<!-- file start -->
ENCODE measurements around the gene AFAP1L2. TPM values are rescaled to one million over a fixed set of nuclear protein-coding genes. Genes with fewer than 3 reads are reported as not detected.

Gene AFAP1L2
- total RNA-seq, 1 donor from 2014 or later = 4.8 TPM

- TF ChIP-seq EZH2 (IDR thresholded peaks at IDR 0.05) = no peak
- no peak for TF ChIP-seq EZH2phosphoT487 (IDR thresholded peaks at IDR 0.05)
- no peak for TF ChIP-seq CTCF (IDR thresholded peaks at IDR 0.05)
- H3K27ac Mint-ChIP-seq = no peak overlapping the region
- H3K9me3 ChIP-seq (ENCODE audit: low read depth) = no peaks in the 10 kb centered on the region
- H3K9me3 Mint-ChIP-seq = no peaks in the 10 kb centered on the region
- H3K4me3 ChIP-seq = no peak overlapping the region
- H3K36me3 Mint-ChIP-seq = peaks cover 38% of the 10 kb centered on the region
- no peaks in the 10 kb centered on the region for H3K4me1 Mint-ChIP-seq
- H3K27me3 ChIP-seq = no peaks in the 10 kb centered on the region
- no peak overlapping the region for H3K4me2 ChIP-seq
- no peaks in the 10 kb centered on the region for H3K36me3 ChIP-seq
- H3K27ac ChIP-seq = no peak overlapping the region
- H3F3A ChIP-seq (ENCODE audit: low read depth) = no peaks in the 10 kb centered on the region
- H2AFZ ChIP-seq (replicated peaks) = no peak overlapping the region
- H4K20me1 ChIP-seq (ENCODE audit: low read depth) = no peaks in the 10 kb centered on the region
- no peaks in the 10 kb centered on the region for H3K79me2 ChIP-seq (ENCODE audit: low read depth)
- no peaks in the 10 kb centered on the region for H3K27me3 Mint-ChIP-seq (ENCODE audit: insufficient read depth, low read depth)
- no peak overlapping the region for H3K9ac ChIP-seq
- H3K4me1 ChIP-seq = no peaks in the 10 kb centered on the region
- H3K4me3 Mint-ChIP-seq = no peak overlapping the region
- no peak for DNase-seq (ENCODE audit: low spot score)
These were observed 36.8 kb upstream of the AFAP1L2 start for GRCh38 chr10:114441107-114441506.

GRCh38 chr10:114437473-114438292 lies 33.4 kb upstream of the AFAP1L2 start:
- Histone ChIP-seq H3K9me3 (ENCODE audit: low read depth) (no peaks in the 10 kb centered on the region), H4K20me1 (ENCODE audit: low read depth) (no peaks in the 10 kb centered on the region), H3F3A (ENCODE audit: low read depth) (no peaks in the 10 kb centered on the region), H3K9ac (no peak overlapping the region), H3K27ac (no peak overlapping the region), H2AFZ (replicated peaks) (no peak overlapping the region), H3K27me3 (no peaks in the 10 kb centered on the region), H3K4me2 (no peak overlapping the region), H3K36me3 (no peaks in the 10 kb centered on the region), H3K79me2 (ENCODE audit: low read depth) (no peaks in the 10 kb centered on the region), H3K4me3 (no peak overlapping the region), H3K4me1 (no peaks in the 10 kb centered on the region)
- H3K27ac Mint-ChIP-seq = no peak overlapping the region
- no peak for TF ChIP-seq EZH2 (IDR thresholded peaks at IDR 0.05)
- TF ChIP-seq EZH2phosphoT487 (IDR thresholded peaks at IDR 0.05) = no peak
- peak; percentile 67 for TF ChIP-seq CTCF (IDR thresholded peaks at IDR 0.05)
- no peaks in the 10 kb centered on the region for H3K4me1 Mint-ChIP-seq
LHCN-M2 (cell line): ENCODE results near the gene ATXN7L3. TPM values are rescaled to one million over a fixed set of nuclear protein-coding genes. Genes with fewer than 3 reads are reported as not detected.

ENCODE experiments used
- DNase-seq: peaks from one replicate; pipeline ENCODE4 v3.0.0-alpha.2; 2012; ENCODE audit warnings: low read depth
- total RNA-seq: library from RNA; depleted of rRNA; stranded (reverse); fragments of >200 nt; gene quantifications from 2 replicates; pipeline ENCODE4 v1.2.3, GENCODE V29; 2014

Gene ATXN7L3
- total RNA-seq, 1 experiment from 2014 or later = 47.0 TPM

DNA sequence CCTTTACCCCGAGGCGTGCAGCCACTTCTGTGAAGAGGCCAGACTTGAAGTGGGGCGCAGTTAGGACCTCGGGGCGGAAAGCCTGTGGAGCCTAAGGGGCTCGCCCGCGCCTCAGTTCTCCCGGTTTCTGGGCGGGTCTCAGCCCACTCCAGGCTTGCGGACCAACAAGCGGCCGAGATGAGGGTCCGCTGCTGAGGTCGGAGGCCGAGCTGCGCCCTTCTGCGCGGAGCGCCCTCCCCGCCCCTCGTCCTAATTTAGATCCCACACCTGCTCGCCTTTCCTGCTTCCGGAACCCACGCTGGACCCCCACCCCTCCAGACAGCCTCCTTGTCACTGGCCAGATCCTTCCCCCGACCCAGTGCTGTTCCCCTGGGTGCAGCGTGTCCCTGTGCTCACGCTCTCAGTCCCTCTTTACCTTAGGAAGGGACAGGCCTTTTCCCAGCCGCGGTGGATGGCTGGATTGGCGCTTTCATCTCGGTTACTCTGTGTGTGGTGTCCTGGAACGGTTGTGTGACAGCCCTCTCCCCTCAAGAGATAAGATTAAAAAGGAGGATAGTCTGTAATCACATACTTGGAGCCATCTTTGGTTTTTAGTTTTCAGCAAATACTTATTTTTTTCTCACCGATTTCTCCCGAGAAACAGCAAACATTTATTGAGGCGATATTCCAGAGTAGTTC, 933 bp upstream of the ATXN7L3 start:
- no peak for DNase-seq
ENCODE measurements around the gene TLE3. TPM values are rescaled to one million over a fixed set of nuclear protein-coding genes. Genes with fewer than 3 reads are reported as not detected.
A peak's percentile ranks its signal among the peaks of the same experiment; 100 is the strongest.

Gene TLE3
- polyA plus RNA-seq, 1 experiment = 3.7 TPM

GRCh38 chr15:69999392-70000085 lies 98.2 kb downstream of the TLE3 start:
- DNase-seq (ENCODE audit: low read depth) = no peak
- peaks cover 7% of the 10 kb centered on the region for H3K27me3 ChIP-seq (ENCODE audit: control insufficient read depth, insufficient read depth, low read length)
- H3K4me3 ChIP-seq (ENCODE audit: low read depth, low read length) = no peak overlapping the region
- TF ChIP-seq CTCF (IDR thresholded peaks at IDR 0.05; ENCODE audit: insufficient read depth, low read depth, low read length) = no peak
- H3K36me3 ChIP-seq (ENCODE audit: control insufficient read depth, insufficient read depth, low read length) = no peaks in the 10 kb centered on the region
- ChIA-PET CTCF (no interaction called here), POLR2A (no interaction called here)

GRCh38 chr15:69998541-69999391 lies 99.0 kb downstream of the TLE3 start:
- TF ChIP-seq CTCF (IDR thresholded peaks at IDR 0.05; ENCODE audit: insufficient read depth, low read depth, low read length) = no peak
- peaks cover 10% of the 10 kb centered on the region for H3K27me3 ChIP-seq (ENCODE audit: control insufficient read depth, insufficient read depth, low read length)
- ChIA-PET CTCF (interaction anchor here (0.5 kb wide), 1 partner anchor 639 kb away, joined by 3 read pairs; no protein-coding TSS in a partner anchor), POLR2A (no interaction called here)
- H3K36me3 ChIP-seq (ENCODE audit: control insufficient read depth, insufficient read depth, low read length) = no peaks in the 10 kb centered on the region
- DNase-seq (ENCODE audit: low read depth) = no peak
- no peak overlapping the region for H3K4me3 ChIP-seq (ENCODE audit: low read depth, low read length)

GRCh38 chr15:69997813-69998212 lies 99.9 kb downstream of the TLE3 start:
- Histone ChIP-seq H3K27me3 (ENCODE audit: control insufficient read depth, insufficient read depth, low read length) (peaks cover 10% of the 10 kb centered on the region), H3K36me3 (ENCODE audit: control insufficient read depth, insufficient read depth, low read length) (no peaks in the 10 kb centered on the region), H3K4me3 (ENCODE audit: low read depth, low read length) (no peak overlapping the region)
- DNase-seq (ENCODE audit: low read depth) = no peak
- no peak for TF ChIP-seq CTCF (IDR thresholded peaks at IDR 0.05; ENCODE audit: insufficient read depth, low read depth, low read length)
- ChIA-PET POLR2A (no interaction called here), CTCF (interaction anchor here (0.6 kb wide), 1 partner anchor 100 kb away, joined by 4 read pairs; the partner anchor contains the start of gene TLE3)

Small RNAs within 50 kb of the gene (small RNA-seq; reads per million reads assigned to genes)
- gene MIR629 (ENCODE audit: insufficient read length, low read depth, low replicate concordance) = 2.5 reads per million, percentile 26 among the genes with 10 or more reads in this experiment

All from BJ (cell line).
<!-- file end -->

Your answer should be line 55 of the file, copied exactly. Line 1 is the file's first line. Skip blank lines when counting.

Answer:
- peaks cover 10% of the 10 kb centered on the region for H3K27me3 ChIP-seq (ENCODE audit: control insufficient read depth, insufficient read depth, low read length)